Bronislaw, Mountain Voices

Protecting our national parks and other larger areas is an important part of Norway’s effort to fulfil international obligations. In this way, we take care of nature’s precious values and safeguard areas important for specific animal species that are our responsibility. Norway has many species particular to mountainous areas: Arctic fox, wild reindeer, wolverine, different birds of prey and lemmings – the little rodent so characteristic of the Scandinavian mountains. The mountain flora is also unique, with many rare and interesting species. One example is the fungus Tolypocladium inflatum, found at Hardangervidda, which is the basis for production of cyclosporin, a substance vital in transplants as it prevents rejection of tissue. Even a ‘barren’ mountainous landscape may contain organisms of the potential value to humankind that we usually associate with the biodiversity found in lush tropical rain forests.

Doubling up
Norway now has 19 national parks, most of which include large mountain areas with plains and alpine mountain mass. The Government plan for national parks aims to double their number. When it is finalized in 2010, 13-14 per cent of mainland Norway will be preserved, mostly by national parks and mountain areas.

Good information is required to engage the public and stimulate interest in national parks. There are ten centres in connection with major national parks, and they will play an active part in the Year.

The Norwegian Mountain Touring Association is in a class of its own. With 134 years of experience in the Norwegian mountains, it has increased its membership to nearly 200,000 in recent years – partly due to concentrating on children. Its size and traditions make it the most prominent outdoor and environmental protectionist association in the country. It is an important resource in Norwegian society, and will definitely be noticed in the International Year of Mountains.

Promoting debate
The Association’s main goal is to bring ‘everybody’ into the mountains, and – together with other organizations and authorities – to raise the debate on conservation. Important questions are: the protection of mountain areas, biodiversity, sustainable use of wilderness resources, hunting and fishing, and passing on the Norwegian tradition of walking in the mountains to children and young people. Activities and events – like mountain dairy farming, youth festivals, international mountain conferences, walks and exhibitions – are being arranged.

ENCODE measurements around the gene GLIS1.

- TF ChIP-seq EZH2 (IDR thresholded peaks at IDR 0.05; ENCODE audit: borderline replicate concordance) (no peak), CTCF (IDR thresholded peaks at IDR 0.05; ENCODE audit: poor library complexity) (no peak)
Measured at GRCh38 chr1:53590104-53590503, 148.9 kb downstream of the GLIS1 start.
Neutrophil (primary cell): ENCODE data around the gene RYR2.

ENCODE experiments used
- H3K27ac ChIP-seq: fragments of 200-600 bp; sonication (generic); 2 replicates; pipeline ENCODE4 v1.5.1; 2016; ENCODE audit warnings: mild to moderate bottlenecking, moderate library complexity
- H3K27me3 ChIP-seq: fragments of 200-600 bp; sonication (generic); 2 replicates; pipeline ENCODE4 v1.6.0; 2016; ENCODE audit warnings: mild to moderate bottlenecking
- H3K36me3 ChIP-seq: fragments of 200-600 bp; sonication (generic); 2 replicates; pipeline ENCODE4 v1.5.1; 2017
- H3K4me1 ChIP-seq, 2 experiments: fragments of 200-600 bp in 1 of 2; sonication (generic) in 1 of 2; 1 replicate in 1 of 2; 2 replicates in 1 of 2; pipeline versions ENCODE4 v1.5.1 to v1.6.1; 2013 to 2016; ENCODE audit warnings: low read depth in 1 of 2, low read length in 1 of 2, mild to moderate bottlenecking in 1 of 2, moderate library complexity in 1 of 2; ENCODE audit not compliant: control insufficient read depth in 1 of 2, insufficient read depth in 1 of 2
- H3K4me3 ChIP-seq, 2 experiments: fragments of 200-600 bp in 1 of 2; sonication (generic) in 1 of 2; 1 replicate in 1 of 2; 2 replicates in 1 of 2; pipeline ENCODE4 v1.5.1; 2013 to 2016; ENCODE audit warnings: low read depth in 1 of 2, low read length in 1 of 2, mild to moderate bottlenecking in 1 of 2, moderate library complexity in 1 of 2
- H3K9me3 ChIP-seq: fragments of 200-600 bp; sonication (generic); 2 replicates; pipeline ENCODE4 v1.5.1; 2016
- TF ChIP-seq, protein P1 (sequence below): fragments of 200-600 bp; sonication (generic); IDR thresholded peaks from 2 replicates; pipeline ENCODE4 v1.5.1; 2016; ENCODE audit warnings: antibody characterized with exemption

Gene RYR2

If we are going to succeed with the Year, we need the commitment of different partners: mountain municipalities; organizations and associations which have a main interest in protecting our mountains; trade and business which rely upon them; and the thousands of individuals who gain happiness and inspiration by visiting our unique mountain areas. Together we can arrange for a deserving celebration of the International Year of Mountains in Norway


Børge Brende is Minister of the Environment, Norway

PHOTOGRAPH: Danny Rock/UNEP/Topham


This issue:
Contents | Editorial K. Toepfer | Saving the common land | Aiming high | Mighty, but fragile | Walking the talk | Regreening the slopes | For the people | High priorities | Natural beauty | Prospects for WSSD: Towards Johannesburg | Along a steep pathway | The height of trouble | Disneyland or diversity? | Path to discovery | On top of the issue | Peak condition | Swimming upstream | Cloudy future


Complementary articles:
AAAS Atlas of Population and Environment:
Population and landuse: Migration and tourism
AAAS Atlas of Population and Environment:
Population and biodiversity


Complementary report:
Mountain Watch Report